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One Thing Leads To Another

September 24th, 2021

Whilst casting around for inspiration, the phrase ‘Everyone has a book in them’ popped into my head. Ah, I thought, that’s just what I need; a bit of positive encouragement; come on, you can do this! Start writing!

But nothing happened. My blank mind stared at an equally blank computer screen. I sat for a while, waiting for ideas – even one idea – to materialise, but the muse was clearly on holiday. I went outside and fed the birds, hung out some washing, made a cup of tea and sat down again at the computer.

Nothing happened.

But ‘Everyone has a book in them’ my brain protested! Who would say such a thing if it weren’t true? Read the rest of this entry »




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Don’t Skimp On Research

October 25th, 2019

First, thanks to Sim for last week’s post. I see so many poems come in to our competitions each year (and I enjoy reading them all) so I know good advice when I see it and I feel he’s hit the nail on the head. It’s not always wise to enter competitions with the biggest prizes – the entry fees are often high and you’re up against really serious competition. Your wallet and your self-esteem can be dented if you get knocked-back too often. There are lots of competitions out there, so be selective about those you enter, think carefully about their requirements and consider the judges.  In other words, do your research properly and then make sure you stick to the rules and never, ever send a poem that you’re not 100% committed to. Read the rest of this entry »




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Keeping Your Research In Context

May 24th, 2019

Ann Williams was the winner of our student-only Book Review Competition. Below are her tips on how writers can make the most of their research without ‘swamping’ the text with what they’ve uncovered.

 

“Writers, whether in fiction or non-fiction, need to research. The internet has made this so much easier, cutting out trips to the reference library, museums or record offices. Facts can be checked from the comfort of your own home, whenever convenient. However, this easy access to material offers pitfalls of its own.

A simple check for a date, the direction of travel from A to B or the colour of a flower can lead to a mass of information, all of which may be new and fascinating to the writer. It is natural to want to share new-found knowledge but if it is unnecessary for the theme of the article or the flow of the story it needs to be drastically distilled to what is relevant. Read the rest of this entry »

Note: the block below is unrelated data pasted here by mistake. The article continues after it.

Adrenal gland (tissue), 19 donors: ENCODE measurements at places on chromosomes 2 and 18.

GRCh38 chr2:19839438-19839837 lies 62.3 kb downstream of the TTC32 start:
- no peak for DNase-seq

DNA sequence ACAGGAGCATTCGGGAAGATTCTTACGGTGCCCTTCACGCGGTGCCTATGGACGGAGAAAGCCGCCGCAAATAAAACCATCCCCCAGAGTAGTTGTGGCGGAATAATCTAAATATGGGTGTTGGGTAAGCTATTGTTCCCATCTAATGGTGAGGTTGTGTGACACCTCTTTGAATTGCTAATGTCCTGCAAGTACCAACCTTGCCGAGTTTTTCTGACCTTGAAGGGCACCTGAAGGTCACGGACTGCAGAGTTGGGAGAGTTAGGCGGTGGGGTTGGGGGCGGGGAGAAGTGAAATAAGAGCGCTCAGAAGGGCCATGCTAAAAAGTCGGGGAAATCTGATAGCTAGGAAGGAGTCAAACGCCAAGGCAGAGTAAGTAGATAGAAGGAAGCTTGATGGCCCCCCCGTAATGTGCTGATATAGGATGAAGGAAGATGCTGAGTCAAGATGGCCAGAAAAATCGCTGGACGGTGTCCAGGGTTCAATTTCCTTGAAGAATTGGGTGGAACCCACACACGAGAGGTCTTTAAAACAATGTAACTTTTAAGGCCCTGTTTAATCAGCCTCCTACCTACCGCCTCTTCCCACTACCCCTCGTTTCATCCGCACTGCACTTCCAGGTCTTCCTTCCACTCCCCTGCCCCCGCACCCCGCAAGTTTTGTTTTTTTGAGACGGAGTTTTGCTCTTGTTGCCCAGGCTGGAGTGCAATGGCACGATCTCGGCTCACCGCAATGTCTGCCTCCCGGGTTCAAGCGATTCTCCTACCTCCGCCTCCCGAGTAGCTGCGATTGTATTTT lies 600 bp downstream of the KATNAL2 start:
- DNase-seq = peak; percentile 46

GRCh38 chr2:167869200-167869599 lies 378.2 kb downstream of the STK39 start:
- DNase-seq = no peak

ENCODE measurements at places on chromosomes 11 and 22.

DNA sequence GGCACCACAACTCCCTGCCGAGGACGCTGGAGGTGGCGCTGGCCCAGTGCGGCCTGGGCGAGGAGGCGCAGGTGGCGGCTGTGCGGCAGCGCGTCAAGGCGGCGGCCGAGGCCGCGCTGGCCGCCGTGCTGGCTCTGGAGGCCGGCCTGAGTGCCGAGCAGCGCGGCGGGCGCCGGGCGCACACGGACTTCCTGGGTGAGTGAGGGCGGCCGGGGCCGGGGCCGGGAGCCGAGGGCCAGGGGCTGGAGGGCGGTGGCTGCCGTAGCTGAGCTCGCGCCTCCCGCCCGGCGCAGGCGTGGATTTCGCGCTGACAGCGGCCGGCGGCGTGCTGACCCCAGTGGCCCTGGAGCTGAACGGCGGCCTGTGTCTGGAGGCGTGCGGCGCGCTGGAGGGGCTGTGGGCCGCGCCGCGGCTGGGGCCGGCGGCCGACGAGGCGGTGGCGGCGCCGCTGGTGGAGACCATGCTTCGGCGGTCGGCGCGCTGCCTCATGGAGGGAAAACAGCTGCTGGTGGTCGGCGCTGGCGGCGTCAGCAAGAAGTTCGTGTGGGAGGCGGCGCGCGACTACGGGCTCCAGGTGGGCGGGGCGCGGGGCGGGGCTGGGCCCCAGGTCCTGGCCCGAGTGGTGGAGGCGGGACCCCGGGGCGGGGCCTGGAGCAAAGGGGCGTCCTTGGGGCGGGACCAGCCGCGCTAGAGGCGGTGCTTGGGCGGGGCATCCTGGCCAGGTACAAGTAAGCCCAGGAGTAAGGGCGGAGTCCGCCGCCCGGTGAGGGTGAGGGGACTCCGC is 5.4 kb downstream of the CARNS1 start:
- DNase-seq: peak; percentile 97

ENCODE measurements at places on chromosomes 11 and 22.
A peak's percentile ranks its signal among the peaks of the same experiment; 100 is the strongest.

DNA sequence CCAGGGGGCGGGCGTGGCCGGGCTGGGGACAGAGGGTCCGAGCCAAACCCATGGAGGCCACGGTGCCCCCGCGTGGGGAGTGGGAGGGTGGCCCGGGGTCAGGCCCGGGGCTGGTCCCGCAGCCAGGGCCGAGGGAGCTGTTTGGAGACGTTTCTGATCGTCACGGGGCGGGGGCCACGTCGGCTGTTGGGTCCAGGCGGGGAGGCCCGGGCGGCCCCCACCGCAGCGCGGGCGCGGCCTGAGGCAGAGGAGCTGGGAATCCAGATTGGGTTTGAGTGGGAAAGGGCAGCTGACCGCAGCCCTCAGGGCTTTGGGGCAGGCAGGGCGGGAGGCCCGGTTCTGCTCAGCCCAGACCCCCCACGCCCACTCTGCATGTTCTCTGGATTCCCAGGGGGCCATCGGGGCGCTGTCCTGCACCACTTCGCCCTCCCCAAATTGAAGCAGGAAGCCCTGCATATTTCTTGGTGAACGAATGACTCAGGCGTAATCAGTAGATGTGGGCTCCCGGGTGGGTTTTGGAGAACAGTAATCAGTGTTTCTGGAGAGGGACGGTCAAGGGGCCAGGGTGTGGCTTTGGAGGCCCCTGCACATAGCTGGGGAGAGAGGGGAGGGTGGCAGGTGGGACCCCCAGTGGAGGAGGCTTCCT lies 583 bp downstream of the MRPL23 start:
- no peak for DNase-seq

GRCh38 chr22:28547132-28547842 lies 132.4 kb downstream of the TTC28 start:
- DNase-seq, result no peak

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Using Your Research to Fuel Your Writing

April 14th, 2017

First, thanks to Douglas for last week’s blog. It really goes to show that you should never shy away from approaching experts if you need facts for your writing. There are innumerable museums, stately homes, art galleries, and state-of-the-art tourist attractions out there. A quick email to their PR department or to the address indicated on their website could put you in touch with someone who can help you with your research. Who knows, you may even get a personal guided tour!

And don’t dismiss factories, garden centres and retail outlets. If you want food facts, information on how things are made, or grow, don’t be afraid to ask. What’s the worst that can happen? They might say no and you’ll have to move on to the next source on your list. Have confidence in yourself  – think positively and act positively! Read the rest of this entry »




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Clocking up Some First-hand Experience

April 7th, 2017

A while back – maybe a year maybe two – I’d listened in to a radio article about the public clocks in Edinburgh and how they were all to be fully automated by the end of 2016. I wrote a flash fiction out of that listening. Then early this year I re-read the flash and thought there was a fuller story to be told, so I started in on it… only to discover how little I knew about clocks and big mechanisms. I needed to do some research.

Usually my research involves trawling the internet, but what was missing for my story was the feel and the smell and the sound of turret-clocks. There are no records for that. I needed to see for myself. I wrote to St Giles Cathedral in Edinburgh. I knew they had one such clock and I knew they did tours of the Cathedral, but I did not know if these tours took you inside the clock-tower. I was put in touch with David, The Beadle. Read the rest of this entry »




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About The Author: Diana Nadin

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